from Tal Pinchevsky at ESPN,
One game with the Fort Wayne Komets of the ECHL. That's all it took for Angelo Esposito to decide he was done.
It was a fun game too, in which the Komets scored four third-period goals to force overtime against the Indy Fuel before winning in a nine-round shootout. Not a bad way to kick off the 2014-15 season. That is, unless you had been tabbed for greatness as a teenager but found yourself still toiling in the minor leagues seven years later.
Esposito let his coach know the next day that he was going back home to Montreal. With that, one of the top prospects in the 2007 NHL draft was ready to call it a career after a nomadic, injury-plagued pro run that never included a regular-season NHL game.
"I went to the East Coast, and [during] that first game I didn't feel comfortable anymore playing. I thought to myself, 'Maybe it's time I moved on,'" said Esposito, now 27. "Honestly, the first month [off], I did absolutely nothing. I didn't step on the ice until December, and then I started playing with my buddies in their beer league just for fun."
He ultimately decided to come back, and his return to pro hockey last year helped him gain a new perspective on hockey and life.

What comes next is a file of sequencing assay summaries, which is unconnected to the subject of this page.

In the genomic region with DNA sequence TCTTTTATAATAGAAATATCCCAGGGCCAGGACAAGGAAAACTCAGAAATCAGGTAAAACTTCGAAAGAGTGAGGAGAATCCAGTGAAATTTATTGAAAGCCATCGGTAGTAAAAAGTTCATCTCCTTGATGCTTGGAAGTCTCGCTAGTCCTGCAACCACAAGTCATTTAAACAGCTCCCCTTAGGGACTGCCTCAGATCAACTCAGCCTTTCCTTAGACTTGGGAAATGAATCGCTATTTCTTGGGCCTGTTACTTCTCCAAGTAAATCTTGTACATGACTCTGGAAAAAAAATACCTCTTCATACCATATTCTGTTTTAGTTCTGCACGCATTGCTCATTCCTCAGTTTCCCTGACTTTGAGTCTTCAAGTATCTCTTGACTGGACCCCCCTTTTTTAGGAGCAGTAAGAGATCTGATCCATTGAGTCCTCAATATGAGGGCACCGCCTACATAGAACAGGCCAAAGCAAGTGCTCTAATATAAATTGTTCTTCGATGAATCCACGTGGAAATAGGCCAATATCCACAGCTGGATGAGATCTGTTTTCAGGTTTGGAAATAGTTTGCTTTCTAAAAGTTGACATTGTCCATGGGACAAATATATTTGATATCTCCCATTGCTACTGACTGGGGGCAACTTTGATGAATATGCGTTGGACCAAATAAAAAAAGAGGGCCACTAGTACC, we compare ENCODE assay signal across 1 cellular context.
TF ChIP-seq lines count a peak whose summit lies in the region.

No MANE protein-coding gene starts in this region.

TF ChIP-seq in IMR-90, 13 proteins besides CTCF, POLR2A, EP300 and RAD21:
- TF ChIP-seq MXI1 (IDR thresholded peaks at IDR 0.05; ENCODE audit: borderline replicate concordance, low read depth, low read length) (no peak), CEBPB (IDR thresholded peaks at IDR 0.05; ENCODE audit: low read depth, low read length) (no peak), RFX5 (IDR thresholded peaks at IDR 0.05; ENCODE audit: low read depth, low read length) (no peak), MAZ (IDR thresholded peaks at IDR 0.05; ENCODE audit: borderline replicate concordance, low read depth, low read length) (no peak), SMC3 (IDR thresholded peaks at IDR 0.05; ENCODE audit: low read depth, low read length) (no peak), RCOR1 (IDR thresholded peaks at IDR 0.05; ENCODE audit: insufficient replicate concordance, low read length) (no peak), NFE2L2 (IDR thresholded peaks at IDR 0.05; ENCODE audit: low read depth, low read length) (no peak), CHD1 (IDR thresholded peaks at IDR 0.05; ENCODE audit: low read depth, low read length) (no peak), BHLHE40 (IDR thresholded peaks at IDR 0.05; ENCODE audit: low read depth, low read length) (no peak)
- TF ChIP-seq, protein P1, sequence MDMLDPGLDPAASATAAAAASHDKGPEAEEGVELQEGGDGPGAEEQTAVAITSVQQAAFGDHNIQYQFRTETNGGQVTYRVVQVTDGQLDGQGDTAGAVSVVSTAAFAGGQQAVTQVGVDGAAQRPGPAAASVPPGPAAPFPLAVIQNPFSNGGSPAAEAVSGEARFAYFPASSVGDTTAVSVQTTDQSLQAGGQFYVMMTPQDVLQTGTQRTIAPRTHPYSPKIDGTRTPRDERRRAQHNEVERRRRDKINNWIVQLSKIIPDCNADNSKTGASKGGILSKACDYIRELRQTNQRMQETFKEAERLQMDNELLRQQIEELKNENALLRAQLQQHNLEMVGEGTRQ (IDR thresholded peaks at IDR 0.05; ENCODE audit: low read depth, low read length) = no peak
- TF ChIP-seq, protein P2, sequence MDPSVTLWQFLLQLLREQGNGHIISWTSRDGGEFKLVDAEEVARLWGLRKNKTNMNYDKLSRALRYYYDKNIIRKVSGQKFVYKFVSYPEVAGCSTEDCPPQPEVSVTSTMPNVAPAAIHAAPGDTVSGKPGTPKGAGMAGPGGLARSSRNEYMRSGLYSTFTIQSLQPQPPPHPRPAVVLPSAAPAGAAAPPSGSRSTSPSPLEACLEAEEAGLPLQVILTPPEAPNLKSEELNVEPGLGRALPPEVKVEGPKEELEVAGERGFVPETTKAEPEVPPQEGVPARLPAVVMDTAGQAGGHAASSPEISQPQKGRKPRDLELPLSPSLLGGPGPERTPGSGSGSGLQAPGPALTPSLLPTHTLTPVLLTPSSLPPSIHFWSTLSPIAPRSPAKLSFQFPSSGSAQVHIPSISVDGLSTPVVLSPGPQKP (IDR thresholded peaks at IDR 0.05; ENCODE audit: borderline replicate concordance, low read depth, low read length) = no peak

from Joe McDonald of ESPN,
It's still too early to see whether the changes will work in Minnesota. The Wild enters Tuesday's game against the Boston Bruins at TD Garden with a 3-2-1 record.
"Hard to make what kind of team they are [this early]," said one Western Conference scout. "They've had slow starts and their first periods have been awful, but they seem to wake up and play pretty well. They're scoring goals but need to give up fewer than they are. [It's a ] funny team right now and I'm not sure what you'll see from game-to-game."
In the locker room and on the ice, the players are still getting used to Boudreau's system and personality.
"It's been a great transition. It's been a lot of fun around the rink, around the room," said Wild forward Zach Parise. "As a team, there's still a lot we need to get better at, but we're seeing it in spurts throughout games. The closer we can get to doing it more consistently, and more often throughout a game, it's going to translate into more wins for us. It takes work and we've got to continue to get better and keep learning. But, in the long run, it's going to make us a better team."
About Kukla's Korner Hockey
Paul Kukla founded Kukla’s Korner in 2005 and the site has since become the must-read site on the ‘net for all the latest happenings around the NHL.
From breaking news to in-depth stories around the league, KK Hockey is updated with fresh stories all day long and will bring you the latest news as quickly as possible.